The Vermont Supreme Court just issued a new premises liability decision, clearing a non-possessory property owner from a wrongful death claim made by an invitee of the commercial tenant. Here’s the decision and a very brief summary.
Fleurrey v. Department of Aging and Independent Living, et al. , 2023 VT 11 (Feb. 24, 2023). op22-082.pdf (vermontjudiciary.org)
In Fleurrey, the Vermont Supreme Court affirmed the trial court’s dismissal of a premises liability claim against a non-possessory, absentee landlord. The landlord rented the property, including a home, to a mental health organization, Upper Valley Services (UVS), and had no involvement in UVS’s use of the property. UVS used the home to house elderly and disabled residents needing care. The property had an unfenced pond on it.
Mr. Fleurrey, a disabled adult resident of the home, drowned in the pond. Mr. Fleurrey’s family sued several defendants, including the landowner, alleging negligence. The trial court granted the landowner’s motion for dismissal. The plaintiff appealed from that decision. The Vermont Supreme Court affirmed the dismissal. It held that as a nonpossessory landlord, who had no involvement in the business conducted on the property, the landlord owed no legal duty to the tenant’s (UVS’s) invitees, such as Mr. Fleurrey, and was not required to fence in the pond, which presented an open and obvious pre-existing condition at the time UVS rented the property.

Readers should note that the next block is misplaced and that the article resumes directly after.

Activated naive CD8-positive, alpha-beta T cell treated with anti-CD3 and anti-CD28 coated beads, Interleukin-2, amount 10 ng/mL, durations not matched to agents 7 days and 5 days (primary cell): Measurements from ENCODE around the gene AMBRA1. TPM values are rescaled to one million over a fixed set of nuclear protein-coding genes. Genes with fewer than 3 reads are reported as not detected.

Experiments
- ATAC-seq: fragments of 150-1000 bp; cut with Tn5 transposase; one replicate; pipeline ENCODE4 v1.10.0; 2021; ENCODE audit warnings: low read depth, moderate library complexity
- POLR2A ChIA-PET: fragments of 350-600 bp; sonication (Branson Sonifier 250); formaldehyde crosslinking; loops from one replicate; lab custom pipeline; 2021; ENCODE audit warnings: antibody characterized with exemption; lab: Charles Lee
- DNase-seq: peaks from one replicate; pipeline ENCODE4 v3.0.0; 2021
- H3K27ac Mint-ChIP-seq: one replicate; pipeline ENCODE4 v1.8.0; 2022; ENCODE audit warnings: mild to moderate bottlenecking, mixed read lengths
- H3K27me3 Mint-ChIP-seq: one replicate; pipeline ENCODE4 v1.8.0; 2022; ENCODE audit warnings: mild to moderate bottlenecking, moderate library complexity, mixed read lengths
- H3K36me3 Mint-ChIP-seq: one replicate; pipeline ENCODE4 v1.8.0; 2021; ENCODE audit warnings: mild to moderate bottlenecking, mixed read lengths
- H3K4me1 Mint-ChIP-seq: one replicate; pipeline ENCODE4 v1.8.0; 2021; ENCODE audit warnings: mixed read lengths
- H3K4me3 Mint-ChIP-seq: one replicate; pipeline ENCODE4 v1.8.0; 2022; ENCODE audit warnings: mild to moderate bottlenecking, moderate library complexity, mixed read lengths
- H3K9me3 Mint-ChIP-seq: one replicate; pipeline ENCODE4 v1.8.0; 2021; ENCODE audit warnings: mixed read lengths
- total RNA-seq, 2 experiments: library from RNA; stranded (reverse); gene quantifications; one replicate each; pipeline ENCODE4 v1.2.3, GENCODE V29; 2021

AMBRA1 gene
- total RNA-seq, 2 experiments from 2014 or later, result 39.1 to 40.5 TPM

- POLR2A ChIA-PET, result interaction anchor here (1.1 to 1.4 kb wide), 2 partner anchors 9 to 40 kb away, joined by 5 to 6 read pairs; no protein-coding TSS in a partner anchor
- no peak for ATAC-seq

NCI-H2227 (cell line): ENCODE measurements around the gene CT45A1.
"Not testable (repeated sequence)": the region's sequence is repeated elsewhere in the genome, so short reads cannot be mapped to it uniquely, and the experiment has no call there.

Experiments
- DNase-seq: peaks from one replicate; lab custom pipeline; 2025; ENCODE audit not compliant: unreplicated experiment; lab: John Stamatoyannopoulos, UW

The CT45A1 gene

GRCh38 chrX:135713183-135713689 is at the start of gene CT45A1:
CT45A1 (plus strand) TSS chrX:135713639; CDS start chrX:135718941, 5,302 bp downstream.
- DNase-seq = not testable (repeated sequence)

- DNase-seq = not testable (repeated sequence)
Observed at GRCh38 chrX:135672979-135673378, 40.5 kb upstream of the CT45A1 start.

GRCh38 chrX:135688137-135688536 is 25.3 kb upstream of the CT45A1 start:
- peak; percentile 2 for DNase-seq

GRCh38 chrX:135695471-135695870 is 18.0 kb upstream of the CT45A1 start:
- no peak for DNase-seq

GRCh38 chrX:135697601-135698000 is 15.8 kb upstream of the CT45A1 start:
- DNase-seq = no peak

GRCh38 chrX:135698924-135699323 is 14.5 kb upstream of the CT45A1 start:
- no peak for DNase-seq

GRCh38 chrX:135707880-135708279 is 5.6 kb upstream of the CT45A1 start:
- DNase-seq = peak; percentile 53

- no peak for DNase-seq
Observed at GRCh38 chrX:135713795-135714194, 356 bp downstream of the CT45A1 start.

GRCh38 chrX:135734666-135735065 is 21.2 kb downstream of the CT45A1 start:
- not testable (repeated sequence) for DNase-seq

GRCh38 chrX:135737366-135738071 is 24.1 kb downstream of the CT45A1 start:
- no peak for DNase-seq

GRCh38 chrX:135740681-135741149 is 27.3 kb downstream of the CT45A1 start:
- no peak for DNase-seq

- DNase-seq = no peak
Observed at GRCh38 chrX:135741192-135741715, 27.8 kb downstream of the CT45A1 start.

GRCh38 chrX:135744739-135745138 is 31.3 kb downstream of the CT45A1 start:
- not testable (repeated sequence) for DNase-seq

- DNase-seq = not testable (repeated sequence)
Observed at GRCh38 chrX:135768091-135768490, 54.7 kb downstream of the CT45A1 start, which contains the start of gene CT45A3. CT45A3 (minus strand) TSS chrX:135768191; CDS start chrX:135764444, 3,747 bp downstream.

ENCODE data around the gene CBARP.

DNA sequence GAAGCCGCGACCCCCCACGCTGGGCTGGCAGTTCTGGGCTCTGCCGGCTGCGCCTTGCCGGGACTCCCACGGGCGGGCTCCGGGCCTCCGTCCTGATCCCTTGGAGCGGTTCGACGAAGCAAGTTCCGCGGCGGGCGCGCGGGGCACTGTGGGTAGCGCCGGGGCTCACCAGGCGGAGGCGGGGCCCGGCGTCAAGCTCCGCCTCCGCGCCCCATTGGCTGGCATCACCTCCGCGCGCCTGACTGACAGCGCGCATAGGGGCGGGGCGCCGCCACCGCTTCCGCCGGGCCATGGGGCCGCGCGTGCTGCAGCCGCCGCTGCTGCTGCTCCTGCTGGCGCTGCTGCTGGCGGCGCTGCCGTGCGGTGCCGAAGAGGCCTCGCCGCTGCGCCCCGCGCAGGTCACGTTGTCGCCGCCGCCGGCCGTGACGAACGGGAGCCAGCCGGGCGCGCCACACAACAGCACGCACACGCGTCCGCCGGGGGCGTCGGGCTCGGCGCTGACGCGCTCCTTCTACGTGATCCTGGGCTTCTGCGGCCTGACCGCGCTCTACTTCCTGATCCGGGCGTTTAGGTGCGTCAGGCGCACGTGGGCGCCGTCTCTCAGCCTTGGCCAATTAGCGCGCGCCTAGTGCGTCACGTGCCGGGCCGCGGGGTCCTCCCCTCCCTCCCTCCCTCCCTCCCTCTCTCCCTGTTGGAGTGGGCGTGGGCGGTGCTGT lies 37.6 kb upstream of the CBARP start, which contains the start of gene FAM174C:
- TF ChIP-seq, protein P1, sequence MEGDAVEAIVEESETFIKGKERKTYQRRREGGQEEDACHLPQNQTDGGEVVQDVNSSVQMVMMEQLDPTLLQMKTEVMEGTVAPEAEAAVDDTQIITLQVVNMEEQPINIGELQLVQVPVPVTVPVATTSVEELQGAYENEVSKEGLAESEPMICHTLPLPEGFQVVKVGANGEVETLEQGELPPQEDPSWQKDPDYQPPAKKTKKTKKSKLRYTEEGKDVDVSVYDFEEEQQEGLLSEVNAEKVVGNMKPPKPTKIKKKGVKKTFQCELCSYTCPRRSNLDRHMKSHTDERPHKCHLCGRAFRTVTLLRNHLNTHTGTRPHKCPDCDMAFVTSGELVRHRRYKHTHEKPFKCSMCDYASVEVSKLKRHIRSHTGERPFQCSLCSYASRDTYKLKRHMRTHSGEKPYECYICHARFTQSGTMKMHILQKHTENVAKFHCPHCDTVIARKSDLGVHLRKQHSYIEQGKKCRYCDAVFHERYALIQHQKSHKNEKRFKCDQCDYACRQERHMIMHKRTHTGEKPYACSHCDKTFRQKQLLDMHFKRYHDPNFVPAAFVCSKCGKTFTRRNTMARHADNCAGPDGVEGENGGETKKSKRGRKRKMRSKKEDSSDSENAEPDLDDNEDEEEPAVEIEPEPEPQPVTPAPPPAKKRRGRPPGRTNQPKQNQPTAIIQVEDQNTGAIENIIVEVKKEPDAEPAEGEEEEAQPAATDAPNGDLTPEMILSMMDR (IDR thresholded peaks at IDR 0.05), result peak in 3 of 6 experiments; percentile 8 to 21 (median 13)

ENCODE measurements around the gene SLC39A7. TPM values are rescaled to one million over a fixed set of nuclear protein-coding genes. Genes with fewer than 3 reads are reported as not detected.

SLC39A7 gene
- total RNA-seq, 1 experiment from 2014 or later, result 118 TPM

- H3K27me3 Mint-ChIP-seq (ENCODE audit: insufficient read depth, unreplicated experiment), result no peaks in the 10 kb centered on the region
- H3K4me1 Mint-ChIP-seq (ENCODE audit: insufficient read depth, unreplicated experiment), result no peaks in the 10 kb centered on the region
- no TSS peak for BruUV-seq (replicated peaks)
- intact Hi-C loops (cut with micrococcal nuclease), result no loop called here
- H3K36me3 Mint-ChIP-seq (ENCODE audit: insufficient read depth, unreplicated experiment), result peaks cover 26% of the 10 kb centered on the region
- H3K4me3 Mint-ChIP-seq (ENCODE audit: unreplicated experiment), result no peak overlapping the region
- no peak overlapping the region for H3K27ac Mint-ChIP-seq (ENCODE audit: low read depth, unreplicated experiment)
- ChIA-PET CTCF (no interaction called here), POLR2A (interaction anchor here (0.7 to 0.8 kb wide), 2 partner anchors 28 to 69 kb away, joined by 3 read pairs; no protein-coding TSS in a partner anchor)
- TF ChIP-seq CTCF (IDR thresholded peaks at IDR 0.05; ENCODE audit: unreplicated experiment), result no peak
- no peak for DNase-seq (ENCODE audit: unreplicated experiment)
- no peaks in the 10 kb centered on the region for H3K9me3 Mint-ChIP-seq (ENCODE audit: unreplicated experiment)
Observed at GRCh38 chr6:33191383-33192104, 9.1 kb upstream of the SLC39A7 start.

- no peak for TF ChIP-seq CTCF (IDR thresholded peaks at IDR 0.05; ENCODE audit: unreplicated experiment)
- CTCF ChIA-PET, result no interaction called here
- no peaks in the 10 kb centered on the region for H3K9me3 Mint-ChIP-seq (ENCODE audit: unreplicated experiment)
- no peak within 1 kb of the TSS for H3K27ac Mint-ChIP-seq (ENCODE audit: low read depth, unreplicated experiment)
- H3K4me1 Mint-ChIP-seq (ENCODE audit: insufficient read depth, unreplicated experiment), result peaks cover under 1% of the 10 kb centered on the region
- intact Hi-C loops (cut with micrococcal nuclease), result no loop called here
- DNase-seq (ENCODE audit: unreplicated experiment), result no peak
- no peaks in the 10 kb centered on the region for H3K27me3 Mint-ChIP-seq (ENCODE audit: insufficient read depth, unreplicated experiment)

This is similar to the summary judgment decision DRM got a couple of years ago for a client-commercial landlord in a supermarket injury case, where the landlord did not possess the property and had no say in how the supermarket ran its business. The plaintiff in that case was a delivery driver who fell and was severely injured on the loading dock.